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The underlying logic is one of power: women should have equal access and equal privileges. Against the "equality model", a "Catholic feminism" relies on very different principles. First, the ideal driving force for human work is service to others. This is supremely important because it means that the powerful positions in the world are not always those that are seen as such, a startling idea for most people. Second, women are not equal to men apart from the equality of their personhood. They are, as mentioned above, different from men in more ways than simple biology.

Mother and father are not replaceable or interchangeable; they are complementary. This means that the mother's work with children is of a very special importance, especially when they are small. The father's complementary position regarding children is also deeply important, but the mother is the key person for the very small child. In whatever way the spouses divide between them housework and taking care of their children, it remains true that this work is of the utmost importance not only to the children, but to society as well.

The service to others that parents show their children, and which the children in turn learn, is the reason the family comes first in the order of importance.

Power For: Feminism and Christ's Self-Giving

It is why the family is vitally important for the other spheres of life. It is within the family that one is loved unconditionally, perhaps only there. It is therefore within the family that love is taught. The service of politics, for example the word minister means servant , can only be "replicated" when one has learned to love in a self-giving way. Otherwise political service becomes the search for political power, as is so often the case.

The sharp difference between service and power illustrates the point of radical difference between a Catholic feminism and current feminist thought. The family is of key importance.

It is not an aggregation of individual preferences, but an organic unity, the fundamental and natural unit of society, as all the major human-rights documents affirm. Spouses have no right to have children, either individually or as a couple, but if they have children, these children in turn have the right to know and to be raised by their biological parents, as the Convention on the Rights of the Child states. Moreover, mother and child are entitled to special protection by the State, again according to the United Nations' Universal Declaration of Human Rights.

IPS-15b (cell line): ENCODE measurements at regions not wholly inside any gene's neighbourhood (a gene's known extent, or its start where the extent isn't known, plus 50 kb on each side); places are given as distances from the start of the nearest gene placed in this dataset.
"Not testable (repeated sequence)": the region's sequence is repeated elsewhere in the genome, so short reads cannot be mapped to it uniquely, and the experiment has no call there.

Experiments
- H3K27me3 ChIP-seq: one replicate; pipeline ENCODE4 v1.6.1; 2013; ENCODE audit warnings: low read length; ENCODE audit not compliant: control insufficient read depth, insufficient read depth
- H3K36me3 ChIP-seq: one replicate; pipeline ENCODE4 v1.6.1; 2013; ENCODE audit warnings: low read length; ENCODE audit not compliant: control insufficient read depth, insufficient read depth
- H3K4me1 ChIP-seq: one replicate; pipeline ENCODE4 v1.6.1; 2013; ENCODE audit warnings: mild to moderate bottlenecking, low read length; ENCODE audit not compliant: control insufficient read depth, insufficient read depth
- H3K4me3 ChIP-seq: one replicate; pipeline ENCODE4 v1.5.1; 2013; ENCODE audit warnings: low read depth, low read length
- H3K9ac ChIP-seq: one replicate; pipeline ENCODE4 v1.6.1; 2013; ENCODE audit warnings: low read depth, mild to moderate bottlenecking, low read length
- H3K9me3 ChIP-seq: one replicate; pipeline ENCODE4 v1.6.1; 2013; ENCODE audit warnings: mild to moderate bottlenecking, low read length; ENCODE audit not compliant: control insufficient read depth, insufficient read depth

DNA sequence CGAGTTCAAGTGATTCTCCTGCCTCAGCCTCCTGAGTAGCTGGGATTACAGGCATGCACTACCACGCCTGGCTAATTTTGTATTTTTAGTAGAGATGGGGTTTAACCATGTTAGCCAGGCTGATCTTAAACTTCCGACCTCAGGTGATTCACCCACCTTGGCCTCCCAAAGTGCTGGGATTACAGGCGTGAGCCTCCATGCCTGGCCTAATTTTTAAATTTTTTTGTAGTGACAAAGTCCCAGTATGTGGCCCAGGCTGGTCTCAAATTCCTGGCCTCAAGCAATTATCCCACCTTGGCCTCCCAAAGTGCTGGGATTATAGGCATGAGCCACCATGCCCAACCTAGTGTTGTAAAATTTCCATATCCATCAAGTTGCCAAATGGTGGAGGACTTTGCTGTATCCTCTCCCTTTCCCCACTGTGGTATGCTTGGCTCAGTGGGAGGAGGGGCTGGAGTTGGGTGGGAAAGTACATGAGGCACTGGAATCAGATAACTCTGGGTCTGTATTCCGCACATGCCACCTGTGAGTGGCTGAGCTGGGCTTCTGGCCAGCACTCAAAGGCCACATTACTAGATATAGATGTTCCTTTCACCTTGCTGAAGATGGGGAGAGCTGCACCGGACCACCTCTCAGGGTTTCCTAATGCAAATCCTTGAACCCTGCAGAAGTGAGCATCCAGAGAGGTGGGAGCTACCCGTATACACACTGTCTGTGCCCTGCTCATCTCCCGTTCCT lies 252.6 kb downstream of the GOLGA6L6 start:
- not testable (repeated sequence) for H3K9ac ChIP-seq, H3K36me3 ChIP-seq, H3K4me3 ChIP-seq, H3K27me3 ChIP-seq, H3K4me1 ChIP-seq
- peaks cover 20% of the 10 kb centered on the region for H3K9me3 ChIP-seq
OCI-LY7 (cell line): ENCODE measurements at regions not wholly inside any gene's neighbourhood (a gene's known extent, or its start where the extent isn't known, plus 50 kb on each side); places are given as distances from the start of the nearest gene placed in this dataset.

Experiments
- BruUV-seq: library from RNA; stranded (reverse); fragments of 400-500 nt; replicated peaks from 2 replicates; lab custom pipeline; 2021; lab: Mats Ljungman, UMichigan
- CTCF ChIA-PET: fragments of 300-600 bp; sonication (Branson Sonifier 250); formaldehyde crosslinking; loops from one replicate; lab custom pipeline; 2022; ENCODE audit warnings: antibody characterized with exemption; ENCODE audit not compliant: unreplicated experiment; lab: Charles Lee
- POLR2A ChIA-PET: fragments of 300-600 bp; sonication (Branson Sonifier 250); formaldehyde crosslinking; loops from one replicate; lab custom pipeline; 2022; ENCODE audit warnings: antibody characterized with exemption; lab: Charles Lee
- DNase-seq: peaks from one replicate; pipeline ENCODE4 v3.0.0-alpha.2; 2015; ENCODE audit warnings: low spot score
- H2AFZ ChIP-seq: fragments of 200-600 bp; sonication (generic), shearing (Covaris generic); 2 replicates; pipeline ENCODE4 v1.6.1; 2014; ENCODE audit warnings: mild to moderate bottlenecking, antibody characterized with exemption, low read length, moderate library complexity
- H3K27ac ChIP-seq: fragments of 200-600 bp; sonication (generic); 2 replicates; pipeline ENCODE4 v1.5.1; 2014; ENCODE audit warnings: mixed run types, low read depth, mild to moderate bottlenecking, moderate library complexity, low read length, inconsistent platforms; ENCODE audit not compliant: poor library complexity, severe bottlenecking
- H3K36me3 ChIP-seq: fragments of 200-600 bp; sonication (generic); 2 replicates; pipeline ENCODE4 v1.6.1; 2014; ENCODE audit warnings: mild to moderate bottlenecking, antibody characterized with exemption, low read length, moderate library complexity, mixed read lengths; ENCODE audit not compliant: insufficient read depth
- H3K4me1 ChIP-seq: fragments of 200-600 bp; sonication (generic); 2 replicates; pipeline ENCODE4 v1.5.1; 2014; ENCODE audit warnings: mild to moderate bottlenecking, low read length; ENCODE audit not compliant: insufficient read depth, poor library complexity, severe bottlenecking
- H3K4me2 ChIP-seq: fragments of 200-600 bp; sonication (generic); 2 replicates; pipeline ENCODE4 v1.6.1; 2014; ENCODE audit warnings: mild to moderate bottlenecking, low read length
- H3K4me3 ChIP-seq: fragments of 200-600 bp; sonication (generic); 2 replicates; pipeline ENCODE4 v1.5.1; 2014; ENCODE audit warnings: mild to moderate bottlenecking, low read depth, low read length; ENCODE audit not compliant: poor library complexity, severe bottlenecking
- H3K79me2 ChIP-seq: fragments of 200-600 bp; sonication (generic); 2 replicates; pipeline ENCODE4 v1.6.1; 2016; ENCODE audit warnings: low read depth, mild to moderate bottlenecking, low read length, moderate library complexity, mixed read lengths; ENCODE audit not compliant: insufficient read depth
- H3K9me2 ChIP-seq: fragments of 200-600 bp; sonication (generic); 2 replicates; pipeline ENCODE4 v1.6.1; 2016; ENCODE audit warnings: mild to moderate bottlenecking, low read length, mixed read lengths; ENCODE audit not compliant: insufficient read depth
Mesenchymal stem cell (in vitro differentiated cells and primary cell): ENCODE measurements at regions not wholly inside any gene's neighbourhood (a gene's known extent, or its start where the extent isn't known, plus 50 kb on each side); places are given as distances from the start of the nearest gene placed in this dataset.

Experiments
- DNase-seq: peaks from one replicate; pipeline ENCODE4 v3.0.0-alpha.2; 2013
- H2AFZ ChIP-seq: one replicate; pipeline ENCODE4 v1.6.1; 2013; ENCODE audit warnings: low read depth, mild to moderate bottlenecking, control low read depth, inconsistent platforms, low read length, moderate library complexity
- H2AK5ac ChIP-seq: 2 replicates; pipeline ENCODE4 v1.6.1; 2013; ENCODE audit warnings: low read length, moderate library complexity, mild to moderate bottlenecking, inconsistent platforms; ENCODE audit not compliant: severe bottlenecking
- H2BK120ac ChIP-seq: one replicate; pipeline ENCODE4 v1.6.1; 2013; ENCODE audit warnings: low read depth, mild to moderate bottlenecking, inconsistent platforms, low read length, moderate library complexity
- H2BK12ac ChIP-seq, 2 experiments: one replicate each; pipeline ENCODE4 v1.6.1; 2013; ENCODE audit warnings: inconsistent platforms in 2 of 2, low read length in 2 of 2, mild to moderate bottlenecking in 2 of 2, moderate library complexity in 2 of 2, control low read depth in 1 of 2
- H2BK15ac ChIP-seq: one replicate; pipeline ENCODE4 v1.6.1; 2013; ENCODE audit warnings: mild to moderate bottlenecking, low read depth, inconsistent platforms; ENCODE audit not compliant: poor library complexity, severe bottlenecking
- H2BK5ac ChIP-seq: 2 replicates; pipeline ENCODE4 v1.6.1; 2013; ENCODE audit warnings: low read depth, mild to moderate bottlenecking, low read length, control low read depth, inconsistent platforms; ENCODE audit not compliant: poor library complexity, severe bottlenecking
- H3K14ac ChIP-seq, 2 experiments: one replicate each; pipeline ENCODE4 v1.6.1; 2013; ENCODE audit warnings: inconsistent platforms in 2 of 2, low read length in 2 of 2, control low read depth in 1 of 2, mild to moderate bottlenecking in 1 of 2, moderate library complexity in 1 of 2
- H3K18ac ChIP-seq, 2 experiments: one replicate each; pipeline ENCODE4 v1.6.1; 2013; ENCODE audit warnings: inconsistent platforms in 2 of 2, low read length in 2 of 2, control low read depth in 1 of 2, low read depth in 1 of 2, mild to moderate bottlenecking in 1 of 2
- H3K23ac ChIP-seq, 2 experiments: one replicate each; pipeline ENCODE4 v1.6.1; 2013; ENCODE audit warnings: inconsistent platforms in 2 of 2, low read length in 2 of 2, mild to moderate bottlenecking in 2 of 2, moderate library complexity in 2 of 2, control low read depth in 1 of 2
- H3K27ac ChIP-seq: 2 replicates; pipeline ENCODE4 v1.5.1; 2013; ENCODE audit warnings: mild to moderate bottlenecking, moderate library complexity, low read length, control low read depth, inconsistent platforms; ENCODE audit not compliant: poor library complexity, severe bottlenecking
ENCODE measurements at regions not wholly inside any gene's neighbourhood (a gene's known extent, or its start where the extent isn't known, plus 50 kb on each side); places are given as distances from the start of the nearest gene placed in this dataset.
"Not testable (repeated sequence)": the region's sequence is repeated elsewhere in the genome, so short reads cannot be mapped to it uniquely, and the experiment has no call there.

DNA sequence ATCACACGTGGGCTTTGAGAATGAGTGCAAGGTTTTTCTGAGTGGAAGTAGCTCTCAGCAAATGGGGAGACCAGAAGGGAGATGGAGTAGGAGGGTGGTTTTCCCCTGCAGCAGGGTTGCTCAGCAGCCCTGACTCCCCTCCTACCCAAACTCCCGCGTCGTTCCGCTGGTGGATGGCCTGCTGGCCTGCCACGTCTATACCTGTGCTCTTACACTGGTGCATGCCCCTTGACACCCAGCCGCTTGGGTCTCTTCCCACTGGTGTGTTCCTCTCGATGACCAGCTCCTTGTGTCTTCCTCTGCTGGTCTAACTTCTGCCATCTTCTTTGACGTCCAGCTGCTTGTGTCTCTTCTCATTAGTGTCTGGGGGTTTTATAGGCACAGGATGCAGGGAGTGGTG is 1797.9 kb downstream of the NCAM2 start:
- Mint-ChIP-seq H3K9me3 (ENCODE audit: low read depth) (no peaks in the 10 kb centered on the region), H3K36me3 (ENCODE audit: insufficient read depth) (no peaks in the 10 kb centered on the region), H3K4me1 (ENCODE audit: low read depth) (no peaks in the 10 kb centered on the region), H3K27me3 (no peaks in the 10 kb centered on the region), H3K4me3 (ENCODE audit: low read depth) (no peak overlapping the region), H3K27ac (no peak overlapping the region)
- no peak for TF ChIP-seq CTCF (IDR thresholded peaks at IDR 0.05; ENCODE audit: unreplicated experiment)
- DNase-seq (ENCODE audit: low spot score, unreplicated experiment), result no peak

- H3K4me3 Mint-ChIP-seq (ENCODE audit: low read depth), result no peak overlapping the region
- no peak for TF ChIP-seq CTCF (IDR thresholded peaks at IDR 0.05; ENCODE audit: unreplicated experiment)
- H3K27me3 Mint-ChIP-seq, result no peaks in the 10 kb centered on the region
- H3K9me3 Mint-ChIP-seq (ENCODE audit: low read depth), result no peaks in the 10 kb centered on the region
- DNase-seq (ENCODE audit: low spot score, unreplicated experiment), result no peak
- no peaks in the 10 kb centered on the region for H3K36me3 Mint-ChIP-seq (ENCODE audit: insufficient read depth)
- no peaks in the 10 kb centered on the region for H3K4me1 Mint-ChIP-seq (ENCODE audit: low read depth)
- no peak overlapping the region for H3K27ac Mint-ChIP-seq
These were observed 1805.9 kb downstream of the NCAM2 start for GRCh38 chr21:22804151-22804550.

The State is also obliged to support and privilege the family. The classic human-rights texts sum up much of what a Catholic feminism implies: the family is recognized for its pre-eminent worth to the State and society, and motherhood is emphasized in the same manner. The family is protected from State interference while being the object of special support from the State. Most importantly, the family is designated as the fundamental unit of society. Contemporary feminist policies are at best tolerant of the existence of the family, at worst they are at war with it.

But no feminist model exists — apart from the Catholic one — in which the family is the fundamental unit of society, coming first in the order of importance, before society and politics. As I have pointed out, the "balancing" of work life and family life at best puts these two spheres of life on the same level, thereby overlooking the pre-eminent importance of the family. But if it all depends on the family — good citizens, good employers, the very moral fibre of society and politics — this surely cannot be right. The appreciation of the key role of motherhood is only possible if the family is recognized as, literally speaking, the "fundamental unit" of society, as its building block.

But this is very far from the case in Western politics today.

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When the Norwegian Christian-Democrats suggested quantifying the cost of a 50 percent divorce rate in terms of the illnesses and other costs resulting from broken homes, they were immediately accused of discriminating against and scapegoating divorced people: were they any less important to the well-being of society than those who stay married? Could anyone say that their children were less happy and harmonious? Thus, the current neutrality of most Western States regarding the traditional family — their reticence to affirm that family is indeed what the United Nations declaration tells us it is — means that the family as a concept disappears more and more as a politically and legally relevant category.

A Catholic feminism, however, has as its core principle that the family is first in the order of personal and societal importance. Therefore, the work of having children and raising them is unequalled. Mothers come first in doing this work when the children are very small. Fathers have another but equally important role. Fortunately, in modern family and work life the role of fathers at home with children is taken more and more and more into account. Fathers today want be with their children to a far greater extent than what was traditionally the case.

Work hours need to be compatible with family life.

Christianity and New Feminist Religions

One cannot work late every evening and be a parent. Another assumption of a Catholic feminism relates to the power versus service concepts. This implies that work done well is not only done well in a professional sense, but also in an intentional sense. The "success" of work relates to its substance in the Christian ethical sense.